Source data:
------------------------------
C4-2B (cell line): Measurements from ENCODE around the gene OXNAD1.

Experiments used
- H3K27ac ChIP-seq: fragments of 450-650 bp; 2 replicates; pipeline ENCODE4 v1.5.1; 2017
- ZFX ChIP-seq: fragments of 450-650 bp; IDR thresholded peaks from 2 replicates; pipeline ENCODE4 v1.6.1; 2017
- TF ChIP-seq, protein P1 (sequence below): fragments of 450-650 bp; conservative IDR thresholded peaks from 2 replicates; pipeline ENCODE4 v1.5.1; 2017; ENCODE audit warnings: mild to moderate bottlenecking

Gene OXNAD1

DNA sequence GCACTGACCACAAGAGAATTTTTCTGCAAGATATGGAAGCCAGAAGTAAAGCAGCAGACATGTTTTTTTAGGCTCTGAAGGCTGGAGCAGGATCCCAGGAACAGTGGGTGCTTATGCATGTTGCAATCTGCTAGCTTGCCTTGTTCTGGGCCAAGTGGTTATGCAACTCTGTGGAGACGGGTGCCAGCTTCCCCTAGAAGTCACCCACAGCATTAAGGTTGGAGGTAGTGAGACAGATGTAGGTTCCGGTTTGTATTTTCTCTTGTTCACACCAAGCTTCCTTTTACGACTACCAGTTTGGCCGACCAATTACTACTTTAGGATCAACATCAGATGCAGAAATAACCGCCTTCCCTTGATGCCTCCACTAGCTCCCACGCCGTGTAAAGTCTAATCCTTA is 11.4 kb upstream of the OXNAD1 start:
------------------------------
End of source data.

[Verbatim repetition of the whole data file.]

C4-2B (cell line): Measurements from ENCODE around the gene OXNAD1.

Experiments used
- H3K27ac ChIP-seq: fragments of 450-650 bp; 2 replicates; pipeline ENCODE4 v1.5.1; 2017
- ZFX ChIP-seq: fragments of 450-650 bp; IDR thresholded peaks from 2 replicates; pipeline ENCODE4 v1.6.1; 2017
- TF ChIP-seq, protein P1 (sequence below): fragments of 450-650 bp; conservative IDR thresholded peaks from 2 replicates; pipeline ENCODE4 v1.5.1; 2017; ENCODE audit warnings: mild to moderate bottlenecking

Gene OXNAD1

DNA sequence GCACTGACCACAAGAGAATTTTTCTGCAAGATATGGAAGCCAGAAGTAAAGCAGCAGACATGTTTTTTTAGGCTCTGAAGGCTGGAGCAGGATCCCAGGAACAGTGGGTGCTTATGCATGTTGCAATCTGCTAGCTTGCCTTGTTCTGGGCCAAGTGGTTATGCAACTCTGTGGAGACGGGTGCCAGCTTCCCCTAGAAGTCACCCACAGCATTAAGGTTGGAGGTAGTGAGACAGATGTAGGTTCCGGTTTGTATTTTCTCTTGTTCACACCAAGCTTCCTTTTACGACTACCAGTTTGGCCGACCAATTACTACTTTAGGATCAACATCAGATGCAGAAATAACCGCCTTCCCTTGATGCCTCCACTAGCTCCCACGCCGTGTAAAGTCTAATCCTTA is 11.4 kb upstream of the OXNAD1 start: